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Enough food, but in a broken system — The Grow Network Community
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Enough food, but in a broken system

LaurieLovesLearningLaurieLovesLearning ModeratorManitoba, Canada 🍁 zone 3, PrairiesPosts: 3,401 admin

Not really new news to any of us, especially now, but I thought I'd post it. Yet again, a good reason to grow our own healthy veggies, fruit, meat & milk. Self sustainability is a big deal.

https://www.winnipegfreepress.com/world/un-chief-urges-fast-action-to-avoid-global-food-emergency-571150692.html

Comments

  • toreytorey Posts: 2,336 admin

    Sustainability for ourselves as well as our communities. We should have a network that we can rely on to produce enough food (and other supplies) for the community. With all the shortages that have occurred in stores lately, I would hope that most people have started to look for local sources of food and that new small businesses are able to fill the demand and flourish.

    We are so fortunate in my immediate area that we have several meat producers (including beef, pork, goats, sheep, llama, bison and poultry), several market gardens (with value added products such as vinegar, pickles, sauerkraut, jams & jellies, etc.), several beekeepers, a couple of orchards and a vineyard as well as a soap maker, a candle maker, a medicine maker, a knife maker, a cabinet maker and I'm sure several other essential trade skills that I am forgetting at the moment. One thing we don't have here is grain. There is a commercial grain mill about 4 hours from here where there are a few large grain farms but it is much less suited to growing grain in my area.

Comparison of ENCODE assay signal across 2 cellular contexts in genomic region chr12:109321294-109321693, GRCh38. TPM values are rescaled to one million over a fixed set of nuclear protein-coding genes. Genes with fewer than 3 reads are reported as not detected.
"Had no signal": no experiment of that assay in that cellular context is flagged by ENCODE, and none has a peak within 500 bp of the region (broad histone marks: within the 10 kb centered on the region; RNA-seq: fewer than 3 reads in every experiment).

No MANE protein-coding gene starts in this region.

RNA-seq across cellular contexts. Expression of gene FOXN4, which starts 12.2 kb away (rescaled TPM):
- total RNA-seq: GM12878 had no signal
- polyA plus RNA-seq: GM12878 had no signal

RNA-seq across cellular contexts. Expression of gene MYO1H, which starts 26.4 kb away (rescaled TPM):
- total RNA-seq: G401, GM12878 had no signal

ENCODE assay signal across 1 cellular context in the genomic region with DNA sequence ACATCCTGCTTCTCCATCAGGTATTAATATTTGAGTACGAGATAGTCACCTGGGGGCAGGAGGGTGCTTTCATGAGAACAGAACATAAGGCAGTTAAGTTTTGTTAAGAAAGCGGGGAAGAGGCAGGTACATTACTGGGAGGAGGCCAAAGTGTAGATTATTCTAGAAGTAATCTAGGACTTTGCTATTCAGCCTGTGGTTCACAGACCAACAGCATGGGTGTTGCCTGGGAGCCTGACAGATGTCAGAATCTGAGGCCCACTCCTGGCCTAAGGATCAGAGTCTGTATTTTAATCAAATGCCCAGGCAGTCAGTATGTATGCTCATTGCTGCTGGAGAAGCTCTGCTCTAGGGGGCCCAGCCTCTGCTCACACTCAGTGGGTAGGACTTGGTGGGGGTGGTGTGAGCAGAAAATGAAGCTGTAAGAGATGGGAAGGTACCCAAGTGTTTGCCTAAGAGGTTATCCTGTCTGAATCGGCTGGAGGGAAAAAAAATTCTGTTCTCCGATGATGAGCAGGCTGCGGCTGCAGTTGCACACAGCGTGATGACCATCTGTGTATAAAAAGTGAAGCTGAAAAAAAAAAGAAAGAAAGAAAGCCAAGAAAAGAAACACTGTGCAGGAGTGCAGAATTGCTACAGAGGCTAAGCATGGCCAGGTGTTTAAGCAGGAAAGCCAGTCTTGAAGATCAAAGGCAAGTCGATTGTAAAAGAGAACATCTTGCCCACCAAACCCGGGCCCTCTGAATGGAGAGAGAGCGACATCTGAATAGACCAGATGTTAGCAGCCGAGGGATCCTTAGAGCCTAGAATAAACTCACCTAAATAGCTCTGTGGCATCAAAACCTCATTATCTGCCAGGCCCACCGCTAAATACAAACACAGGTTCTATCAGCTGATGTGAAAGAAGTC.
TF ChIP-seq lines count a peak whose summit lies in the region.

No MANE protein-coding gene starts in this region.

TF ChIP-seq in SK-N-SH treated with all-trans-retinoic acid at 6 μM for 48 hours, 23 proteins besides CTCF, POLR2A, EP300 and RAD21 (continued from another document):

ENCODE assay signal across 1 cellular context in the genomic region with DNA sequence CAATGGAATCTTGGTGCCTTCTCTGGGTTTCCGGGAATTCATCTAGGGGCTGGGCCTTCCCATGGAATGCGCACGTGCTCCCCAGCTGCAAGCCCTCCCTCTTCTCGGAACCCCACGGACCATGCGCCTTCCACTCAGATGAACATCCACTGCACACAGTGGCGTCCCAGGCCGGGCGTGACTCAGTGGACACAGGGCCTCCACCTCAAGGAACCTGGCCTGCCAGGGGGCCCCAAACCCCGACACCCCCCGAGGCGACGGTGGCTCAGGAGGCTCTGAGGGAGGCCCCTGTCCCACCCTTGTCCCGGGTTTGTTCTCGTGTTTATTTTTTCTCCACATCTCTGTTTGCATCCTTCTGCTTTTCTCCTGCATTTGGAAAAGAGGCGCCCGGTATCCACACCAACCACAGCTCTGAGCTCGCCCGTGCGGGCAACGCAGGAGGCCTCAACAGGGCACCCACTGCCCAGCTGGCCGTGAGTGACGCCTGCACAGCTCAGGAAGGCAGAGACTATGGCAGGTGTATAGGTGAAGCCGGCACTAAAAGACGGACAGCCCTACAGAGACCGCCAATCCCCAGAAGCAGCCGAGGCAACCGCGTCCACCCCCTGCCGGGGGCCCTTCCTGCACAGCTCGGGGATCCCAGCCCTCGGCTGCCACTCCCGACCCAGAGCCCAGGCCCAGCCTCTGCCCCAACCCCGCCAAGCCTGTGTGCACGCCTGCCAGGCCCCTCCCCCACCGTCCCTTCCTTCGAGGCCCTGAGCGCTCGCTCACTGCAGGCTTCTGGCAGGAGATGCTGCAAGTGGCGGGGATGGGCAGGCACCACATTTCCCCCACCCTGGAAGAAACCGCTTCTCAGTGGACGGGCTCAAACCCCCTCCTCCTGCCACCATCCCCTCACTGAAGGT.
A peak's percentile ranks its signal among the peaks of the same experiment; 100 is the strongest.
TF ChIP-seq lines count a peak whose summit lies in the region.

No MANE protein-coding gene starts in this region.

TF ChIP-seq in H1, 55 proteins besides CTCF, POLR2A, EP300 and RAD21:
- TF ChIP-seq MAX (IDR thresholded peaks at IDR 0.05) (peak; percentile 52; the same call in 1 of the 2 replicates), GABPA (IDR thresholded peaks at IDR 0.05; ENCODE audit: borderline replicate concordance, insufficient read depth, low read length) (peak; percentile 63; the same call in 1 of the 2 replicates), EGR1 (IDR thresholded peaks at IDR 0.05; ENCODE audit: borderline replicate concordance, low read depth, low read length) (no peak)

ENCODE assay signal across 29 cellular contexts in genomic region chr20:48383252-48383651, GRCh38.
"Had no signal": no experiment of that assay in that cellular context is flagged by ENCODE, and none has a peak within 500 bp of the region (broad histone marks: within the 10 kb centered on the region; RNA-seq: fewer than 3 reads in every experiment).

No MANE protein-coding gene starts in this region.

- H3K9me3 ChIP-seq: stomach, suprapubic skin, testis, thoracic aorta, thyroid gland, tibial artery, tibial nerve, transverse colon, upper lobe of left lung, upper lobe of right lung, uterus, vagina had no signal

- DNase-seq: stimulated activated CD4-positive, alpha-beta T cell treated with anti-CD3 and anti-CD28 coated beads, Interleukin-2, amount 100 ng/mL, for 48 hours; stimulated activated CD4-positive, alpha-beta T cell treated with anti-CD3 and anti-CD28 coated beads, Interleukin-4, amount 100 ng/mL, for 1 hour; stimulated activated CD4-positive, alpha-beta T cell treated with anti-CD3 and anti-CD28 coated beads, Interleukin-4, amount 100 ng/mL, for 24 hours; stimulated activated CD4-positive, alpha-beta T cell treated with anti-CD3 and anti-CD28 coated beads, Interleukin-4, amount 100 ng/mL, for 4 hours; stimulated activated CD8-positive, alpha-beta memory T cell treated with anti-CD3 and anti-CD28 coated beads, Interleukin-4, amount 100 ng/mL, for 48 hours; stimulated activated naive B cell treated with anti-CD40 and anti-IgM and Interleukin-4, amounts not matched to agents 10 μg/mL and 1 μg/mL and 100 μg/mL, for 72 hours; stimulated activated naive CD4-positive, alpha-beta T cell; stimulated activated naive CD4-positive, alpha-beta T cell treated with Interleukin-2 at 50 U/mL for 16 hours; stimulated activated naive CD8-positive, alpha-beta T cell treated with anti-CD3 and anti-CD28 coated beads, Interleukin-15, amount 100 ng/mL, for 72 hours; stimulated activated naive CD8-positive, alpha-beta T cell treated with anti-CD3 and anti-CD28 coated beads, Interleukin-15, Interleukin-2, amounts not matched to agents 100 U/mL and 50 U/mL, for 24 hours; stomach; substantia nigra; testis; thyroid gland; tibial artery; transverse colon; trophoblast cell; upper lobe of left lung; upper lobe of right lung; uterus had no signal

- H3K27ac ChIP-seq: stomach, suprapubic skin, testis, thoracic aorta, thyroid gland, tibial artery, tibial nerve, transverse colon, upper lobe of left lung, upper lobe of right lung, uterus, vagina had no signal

• judsoncarroll4judsoncarroll4 Posts: 2,996 admin

    I've written before about the supply chain and the problems of centralization. Obviously, this crisis exposed the weaknesses in that system. If people ate locally and seasonally, such would not be an issue. But, my big concern right now is that the effects o the virus will be to put most small, independent restaurants and such out of business. The Sysco supplied huge chains can survive and will likely get government subsidies because they employ so many people. The little "mom and pop" place that was barely hanging on before the virus can't keep going at 25% capacity and on take out. Following that line of thought... Sysco doesn't buy local, seasonal, fresh... they use industrial foods from Asia and the poorest countries they can find. The small, local restaurants would buy locally. If this is also true for grocery stores... well, it may be that the event that should have been a wake up call.... what should have caused a wholesale rejection of say, (the Chinese owned) Smithfield Pork, and exploitative, polluting industrial CAFO that does little more for domestic (non-Smithfield) pig farmers than ensure they cannot find a place in the market... well, it could well be the opposite... it may be the death knell in local production.

  • dottile46dottile46 Posts: 402 ✭✭✭

    I listen to agritalk radio on the way home most evenings. They have been talking about the future of agriculture from here forward. Over the week the take away seems to be that the American people are putting more importance in food security, knowing the source of their food and are indicating a strong desire to source their foods locally. They expect the large meat packers will see big changes as their role in the food chain will become less dominate.

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